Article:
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Tested: Giant Trance X 29er 0

November 14, 2012

Tested: Giant Trance X 29er 0
The smooth-handling trail bike is one of the most capable 29ers we’ve ridden

Before this new 29er was even available to purchase, it had already been ridden to victory at the 2012 Super D national championships—back in July, Adam Craig raced a prototype version in his quest for the title. And after a series of long test rides on my local trails, it was easy to understand his decision.

One of my frequent loops has a tough little wrinkle—a singletrack descent with a sharp 3-foot rise followed by a small bump. Over the years, I’ve only successfully doubled that feature on a handful of bikes. But I cleared it on my first ride aboard Giant’s Trance X 29 0, after only about an hour of saddle time. This piece of trail makes a good yardstick for measuring a bike’s performance. To hit it correctly, riders must first carry speed through a sweeping left-hand turn just before the jump. The suspension on some other frames has wallowed, killing momentum and altering my line. The Trance X 29er’s Maestro suspension, however, settled easily into the turn, allowing me to load it at the apex and spring forward with momentum and control. That predictable feeling carried over onto every other trail I pointed the bike down.

The bike climbs remarkably well, too. In the small, 24-tooth chainring, the Maestro suspension worked effectively, offering a stable pedaling platform yet remaining active enough to find traction on loose ascents, even in the Fox shock’s wide-open Descend setting. In the large 38-tooth ring, I often used the air spring’s Trail setting, which capably limited unwanted movement. I never felt the need to use the shock’s stiffest Climb position.

The Maestro suspension pedaled crisply, and found traction on loose, SoCal climbs. (Michael Darter)

Giant claims the hydroformed aluminum frame weighs 5.9 pounds with shock, and our test bike tipped the scales at 27.3 pounds. That’s surprisingly light for a mid-priced aluminum 29er with 5 inches of travel. The frame tubes have swoopy lines—some, like the downtube, mostly serve aesthetic purposes. But the sharp bend on the seattube creates extra room to tuck in the rear wheel, allowing Giant engineers to trim some length from the chainstays. To further shorten the rear end, Giant devised a new swingarm for the model. The new single-spar design eliminates the drive-side support found on the brand’s other Maestro bikes. Santa Cruz and Intense use similar designs on their VPP full-suspension models.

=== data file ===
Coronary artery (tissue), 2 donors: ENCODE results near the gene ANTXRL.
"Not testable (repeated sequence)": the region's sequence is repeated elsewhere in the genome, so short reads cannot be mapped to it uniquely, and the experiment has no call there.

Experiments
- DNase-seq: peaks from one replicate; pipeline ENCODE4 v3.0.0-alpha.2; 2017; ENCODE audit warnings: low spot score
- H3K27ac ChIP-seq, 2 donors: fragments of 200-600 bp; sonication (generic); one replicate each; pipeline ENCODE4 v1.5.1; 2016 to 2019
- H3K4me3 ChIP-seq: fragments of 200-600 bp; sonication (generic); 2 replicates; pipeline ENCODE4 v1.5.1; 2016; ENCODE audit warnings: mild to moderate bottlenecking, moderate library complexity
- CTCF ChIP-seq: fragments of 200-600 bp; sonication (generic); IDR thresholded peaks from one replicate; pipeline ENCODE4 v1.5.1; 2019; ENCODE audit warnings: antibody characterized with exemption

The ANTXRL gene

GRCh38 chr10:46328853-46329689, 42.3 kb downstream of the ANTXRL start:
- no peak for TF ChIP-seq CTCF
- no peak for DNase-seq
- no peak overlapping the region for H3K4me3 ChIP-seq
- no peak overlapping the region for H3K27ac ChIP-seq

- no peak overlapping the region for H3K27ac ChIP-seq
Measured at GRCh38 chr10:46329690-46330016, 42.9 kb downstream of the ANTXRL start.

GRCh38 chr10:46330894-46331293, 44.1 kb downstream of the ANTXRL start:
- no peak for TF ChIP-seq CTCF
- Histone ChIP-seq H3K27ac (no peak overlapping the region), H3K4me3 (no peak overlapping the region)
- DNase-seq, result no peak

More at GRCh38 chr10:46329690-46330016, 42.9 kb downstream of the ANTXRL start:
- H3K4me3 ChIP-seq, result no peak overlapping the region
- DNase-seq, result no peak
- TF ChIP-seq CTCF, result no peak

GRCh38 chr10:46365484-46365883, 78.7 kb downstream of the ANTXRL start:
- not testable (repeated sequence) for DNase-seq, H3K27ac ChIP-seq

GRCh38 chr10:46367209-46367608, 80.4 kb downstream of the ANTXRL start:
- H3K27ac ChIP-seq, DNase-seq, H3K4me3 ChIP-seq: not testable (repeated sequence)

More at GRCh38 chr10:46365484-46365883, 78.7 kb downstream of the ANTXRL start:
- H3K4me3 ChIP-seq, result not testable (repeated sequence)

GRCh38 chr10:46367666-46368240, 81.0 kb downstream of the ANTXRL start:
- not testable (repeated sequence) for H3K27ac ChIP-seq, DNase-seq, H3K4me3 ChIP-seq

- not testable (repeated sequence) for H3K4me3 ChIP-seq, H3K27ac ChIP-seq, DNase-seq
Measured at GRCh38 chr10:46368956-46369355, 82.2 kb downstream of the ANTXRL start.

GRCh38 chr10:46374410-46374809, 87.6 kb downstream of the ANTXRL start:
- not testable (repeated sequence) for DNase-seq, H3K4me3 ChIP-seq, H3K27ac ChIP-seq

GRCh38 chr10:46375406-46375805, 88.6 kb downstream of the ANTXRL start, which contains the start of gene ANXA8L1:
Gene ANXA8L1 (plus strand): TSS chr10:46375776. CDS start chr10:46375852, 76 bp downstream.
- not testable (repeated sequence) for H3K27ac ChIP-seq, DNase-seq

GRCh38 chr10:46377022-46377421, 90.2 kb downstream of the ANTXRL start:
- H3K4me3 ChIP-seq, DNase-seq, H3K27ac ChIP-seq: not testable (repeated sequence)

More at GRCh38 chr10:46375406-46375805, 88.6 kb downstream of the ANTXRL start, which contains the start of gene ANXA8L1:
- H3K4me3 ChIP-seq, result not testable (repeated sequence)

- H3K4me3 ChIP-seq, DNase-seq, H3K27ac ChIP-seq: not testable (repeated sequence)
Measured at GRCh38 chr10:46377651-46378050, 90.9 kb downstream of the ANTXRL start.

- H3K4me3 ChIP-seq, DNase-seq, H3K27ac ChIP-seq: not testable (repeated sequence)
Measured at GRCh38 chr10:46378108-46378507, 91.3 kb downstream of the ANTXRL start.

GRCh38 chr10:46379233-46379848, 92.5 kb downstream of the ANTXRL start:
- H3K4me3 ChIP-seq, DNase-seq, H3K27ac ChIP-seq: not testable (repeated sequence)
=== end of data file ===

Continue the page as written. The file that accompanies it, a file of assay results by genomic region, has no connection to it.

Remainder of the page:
At 17.8 inches long, the Trance’s stays are about a half-inch shorter than the 26-inch Trance model, a bike renowned for its long rear end. Compared to its 29er competition, the 29er’s chainstays are pretty typical. For example, Yeti’s SB95 and the Intense Spider have 17.5-inch stays while Santa Cruz’s Tallboy LT has 17.9-inch stays. Giant has historically favored slightly longer stays because a longer wheelbase increases the bike’s stability.

A new single-spar swingarm is similar to the design used by Santa Cruz and Intense. (Michael Darter)

Although the bike’s seat angle looks extreme, it actually is just 73 degrees—pretty standard fare (and I measured to be sure). However, Giant’s Contact Switch dropper post has a 12mm offset and I often felt like my weight was positioned too far back. That feeling was accented by the Fizik Gobi saddle, which has a small sweet spot located toward the back of the seat. Swapping to Fizik’s Tundra saddle, which has a longer sweet spot, helped, but I still was forced to slide the saddle forward on its rails. Giant’s Contact Switch dropper post worked great, but I eventually switched to RockShox Reverb post, which has zero offset and offered me a better fit.

The Trance X 29er has ports to route all cables internally. (Michael Darter)

The Trance X 29er 0 comes with Fox suspension. The fork and shock use the company’s latest CTD (climb, trail, and descend) platform settings, though they lacked the slick gold Kashima coat and three-position trail-adjust feature on Fox’s high-end springs. Giant also runs Fox’s 32 Float instead of the stiffer, more adjustable 34 model. The move reduces weight and trims the bike’s final price, but I would have rather seen the 34. The 32, with its less-adjustable damper, felt harsh in rock gardens, so I rode with it mostly in the wide-open descend position. It felt soft and supple, but also dove under hard braking. For riders who can afford it, I’d recommend upgrading to the high-performance Fox 34.

A radical bend in the seat tube clears room for the rear wheel. (Michael Darter)

There were no surprises from the Shimano XT brakes and drivetrain. They delivered consistent, reliable performance. Giant did choose to run resin pads in the brakes, so riders who want more bite can upgrade to Shimano’s metal radiator-style pad. All of the bike’s cables, including the remote line for the dropper post, are routed internally through the front triangle. The rear brake hose comes externally routed along the downtube from the factory, but there are ports in the frame and non-drive chainstay to route the cable through the tubes.

The Trace X 29er 0 comes equipped with Giant’s new P-TRX 29er 1 wheelset. They proved to be stiff and resilient even under aggressive riding. Although designed in conjunction with Giant, DT Swiss makes all parts of the wheel. In fact, the freehub contains the proven 36 tooth Star Ratchet system with 10 degrees of engagement. The rim utilizes the same Torx nipple and insert technology as the DT Swiss Tricon for a solid, tubeless ready inner rim shape. A savvy owner will ditch the tube and redundant rim strip, install the included tubeless valve stems and throw in some sealant converting the Schwalbe Nobby Nic tires tubeless.

The Trance X 29er remained calm and controlled, even on aggressive descents. (Michael Darter)

The Trance X 29er is also available in two less-expensive models: The $2,775 Trance X 1 has a SRAM X-7/X-9 drivetrain, and Fox suspension; the $1,925 Trance X 2 features SRAM X-5/X-7 components, and RockShox suspension. The model is also sold as a $1,550 frameset. No matter what package you choose, the Trance X 29er is a superb all-around trail bike. Its efficient suspension and dialed geometry create well-balanced ride—no matter the terrain, I always felt comfortable and in control. Some riders may need to swap the saddle or seat post to dial in the fit, but that’s a relatively minor fix for a high-value, high-performance 29er.

MSRP: $4,250
WEIGHT: 27.3 lb.
SIZES: XS, S, M, L (tested), XL